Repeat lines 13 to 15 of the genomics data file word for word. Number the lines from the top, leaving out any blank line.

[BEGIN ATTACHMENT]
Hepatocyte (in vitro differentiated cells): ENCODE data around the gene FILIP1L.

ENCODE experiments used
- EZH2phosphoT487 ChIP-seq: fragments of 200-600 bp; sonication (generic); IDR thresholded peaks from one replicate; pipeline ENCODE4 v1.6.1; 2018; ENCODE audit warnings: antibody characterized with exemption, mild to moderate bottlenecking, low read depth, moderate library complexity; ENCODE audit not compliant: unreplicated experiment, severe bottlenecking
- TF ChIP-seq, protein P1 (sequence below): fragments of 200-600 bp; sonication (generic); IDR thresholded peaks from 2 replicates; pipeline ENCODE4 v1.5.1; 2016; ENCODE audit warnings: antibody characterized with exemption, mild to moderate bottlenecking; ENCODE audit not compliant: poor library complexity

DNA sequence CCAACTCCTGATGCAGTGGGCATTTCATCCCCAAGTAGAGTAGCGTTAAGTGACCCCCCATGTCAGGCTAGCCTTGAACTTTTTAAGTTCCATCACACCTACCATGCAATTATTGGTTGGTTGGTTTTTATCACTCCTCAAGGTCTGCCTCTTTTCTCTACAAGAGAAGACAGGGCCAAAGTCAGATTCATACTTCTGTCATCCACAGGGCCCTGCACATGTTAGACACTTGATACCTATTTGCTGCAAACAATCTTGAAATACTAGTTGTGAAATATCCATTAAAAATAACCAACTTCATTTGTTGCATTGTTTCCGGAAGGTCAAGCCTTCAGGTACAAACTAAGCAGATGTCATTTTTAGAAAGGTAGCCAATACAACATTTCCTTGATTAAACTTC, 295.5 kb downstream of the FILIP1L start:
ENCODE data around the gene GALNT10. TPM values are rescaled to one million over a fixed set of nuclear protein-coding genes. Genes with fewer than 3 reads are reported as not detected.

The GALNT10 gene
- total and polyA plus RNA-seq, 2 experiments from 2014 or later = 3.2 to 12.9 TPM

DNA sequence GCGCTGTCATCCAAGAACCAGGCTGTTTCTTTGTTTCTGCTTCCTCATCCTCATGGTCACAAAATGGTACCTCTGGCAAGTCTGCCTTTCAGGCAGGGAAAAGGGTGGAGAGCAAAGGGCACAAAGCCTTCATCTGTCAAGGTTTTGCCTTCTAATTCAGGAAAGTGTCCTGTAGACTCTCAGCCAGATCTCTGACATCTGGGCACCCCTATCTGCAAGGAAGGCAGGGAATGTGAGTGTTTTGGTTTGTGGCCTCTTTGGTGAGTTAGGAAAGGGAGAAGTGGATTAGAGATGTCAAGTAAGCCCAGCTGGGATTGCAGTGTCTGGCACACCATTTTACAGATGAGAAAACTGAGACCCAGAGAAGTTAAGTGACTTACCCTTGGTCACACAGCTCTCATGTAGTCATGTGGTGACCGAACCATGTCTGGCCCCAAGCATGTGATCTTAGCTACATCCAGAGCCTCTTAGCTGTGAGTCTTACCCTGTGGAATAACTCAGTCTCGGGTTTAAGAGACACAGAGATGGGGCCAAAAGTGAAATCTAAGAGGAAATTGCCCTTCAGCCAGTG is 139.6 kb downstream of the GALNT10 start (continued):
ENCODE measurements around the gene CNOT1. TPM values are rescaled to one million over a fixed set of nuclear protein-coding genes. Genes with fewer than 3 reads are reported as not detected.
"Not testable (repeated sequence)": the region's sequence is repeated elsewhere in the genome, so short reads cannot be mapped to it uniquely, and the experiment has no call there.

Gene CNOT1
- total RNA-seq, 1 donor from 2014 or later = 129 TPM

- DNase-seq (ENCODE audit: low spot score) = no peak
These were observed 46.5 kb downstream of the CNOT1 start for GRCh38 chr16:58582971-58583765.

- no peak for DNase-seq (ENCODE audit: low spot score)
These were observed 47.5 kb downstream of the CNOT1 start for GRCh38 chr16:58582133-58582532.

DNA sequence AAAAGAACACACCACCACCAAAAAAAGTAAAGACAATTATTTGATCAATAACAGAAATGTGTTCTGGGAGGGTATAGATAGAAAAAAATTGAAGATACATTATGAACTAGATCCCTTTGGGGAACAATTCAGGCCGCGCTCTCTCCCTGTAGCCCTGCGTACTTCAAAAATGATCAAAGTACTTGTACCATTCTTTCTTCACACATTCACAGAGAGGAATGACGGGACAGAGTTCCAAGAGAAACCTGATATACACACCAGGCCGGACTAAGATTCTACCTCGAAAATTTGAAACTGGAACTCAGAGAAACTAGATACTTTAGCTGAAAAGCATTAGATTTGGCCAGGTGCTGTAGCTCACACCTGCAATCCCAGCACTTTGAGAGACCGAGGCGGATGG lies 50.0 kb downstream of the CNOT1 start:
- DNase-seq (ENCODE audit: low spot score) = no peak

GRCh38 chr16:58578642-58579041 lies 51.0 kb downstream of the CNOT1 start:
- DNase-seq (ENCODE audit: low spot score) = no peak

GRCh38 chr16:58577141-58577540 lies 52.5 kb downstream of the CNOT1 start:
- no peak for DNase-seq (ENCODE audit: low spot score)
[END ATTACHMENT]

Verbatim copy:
- total RNA-seq, 1 donor from 2014 or later = 129 TPM

- DNase-seq (ENCODE audit: low spot score) = no peak
These were observed 46.5 kb downstream of the CNOT1 start for GRCh38 chr16:58582971-58583765.